Been thinking about trying a few more online dating sites. For websites in general, I tend to be so droll in my user name selection, sticking with "kisrael" or "kirkjerk", neither of which are very descriptive (or to the extent they are descriptive are a little misleading) For dating sites, am I missing the chance to do a little advertising? I was thinking I want something that says funny and/or literate. "booksmart"? "funnypages"? "bookcrush"? Or throws in the bike, which is only mildly misleading on that whole "I'm athletic" shtick... "bikeandread". Bleh, too many vowels. (Of course, when brainstorming, it's always fun to think of the blatantly inappropriate... "bigstuff4u" etc.)

Plus, it seems like there's a habit of appending your year of birth to the end, ala booksmart74. That seems to kind of descend from the AOL days of yore.

I'm a little disenchanted with the whole online dating culture's tendency to express disinterest, or even loss of interest, by simply not communicating. It lacks the milkshake of human kindness.

Also, hmm. It seems that the proportion of people who express a fascination and love of the great outdoors is greater than what I run into in other parts of life. Sometimes I wonder if it's sincere and accurate and I just haven't been paying attention, a bit of optimism about what they'd like to be, or just a bit of what they think other people want them to be.

Ecard of the Moment, "when you care enough to click send". Some funny and cynical use of good ol' clip art.

quit bugging me

September 29, 2006
In a recent Tuesday Morning Quarterback Easterbrook mentions "The Progress Paradox" (Hmm, I might have to read his book on the subject.) In TMQ he writes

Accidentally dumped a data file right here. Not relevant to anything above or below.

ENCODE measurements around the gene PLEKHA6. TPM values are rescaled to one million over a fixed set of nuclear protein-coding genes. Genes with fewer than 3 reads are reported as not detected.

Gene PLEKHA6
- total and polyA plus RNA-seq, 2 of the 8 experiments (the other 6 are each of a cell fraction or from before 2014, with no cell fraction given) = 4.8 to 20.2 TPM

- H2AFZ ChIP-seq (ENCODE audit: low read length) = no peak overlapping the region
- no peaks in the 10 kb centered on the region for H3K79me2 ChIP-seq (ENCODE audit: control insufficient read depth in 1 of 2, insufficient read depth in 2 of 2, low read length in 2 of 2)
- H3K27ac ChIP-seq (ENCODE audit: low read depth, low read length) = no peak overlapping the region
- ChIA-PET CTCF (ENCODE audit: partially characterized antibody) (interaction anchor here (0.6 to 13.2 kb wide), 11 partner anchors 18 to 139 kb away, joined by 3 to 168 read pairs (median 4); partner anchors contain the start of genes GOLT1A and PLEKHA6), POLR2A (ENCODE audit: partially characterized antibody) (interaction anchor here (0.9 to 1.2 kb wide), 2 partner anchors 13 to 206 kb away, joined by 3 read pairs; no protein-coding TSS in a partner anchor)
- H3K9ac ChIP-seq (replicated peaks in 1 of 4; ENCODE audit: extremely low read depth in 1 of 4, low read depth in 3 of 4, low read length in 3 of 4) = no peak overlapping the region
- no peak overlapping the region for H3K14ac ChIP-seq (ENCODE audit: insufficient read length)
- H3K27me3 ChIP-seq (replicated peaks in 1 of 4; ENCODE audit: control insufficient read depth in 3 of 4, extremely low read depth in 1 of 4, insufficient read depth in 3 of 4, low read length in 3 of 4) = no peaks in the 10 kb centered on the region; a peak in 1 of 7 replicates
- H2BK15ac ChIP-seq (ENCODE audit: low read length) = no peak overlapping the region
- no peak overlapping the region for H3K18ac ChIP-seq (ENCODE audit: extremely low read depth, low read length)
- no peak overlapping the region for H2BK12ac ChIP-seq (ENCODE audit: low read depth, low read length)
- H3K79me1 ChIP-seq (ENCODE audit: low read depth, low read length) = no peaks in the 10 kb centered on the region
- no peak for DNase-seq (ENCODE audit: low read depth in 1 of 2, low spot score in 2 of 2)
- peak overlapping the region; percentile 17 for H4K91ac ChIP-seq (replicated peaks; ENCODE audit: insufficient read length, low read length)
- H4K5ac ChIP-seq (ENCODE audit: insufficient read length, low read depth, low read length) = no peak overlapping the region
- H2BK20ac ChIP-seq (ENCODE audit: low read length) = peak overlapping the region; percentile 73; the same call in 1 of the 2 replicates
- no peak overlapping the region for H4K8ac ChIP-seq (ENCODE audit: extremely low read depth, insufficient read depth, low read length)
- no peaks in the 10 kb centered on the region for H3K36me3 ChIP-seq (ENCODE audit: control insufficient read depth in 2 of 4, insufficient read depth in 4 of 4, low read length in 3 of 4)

Kahneman, Krueger and their collaborators also offer a vital insight -- that happiness comes from choosing time over money, but most Americans choose money over time. "Leisure is better for happiness than increased income," they argue, supposing that time spent in travel, having new experiences, relaxing, hiking, reading, or simply looking up at the stars is more important to our sense of well-being than a new car or impressive house. Unless you are in a bad financial situation, Kahneman and Krueger recommend you spend less time working, accept somewhat lower income, and use your freed hours to experience life.
Man I wish I was better at living that! I guess there are two things drawing me back from trying to coast on savings: health insurance and vague fears about retirement. Of course, I'm way overdue for bucking up and figuring out my 401Ks situation once and for all. But man, I so wish the Clintons Single Payer Healthcare idea had made it in the 90s. Rent and food, I can budget for that, but it always feels like healthcare has this risk for becoming an unlimited and vast expense at any moment, even though it probably won't.

I was talking to a Candian Ex-Pat He considers Canada's healthcare to be, and I quote, "best in the world". Which doesn't jive with how it's sometimes painted here.

Photos of the Moment
Another bug at work... bigger than the last one I took photos of but mercifully on the other side of the window. A bit backlit, but I kind of like the parking lot behind:

unhappy day

(1 comment)
September 29, 2005
Loss of the Moment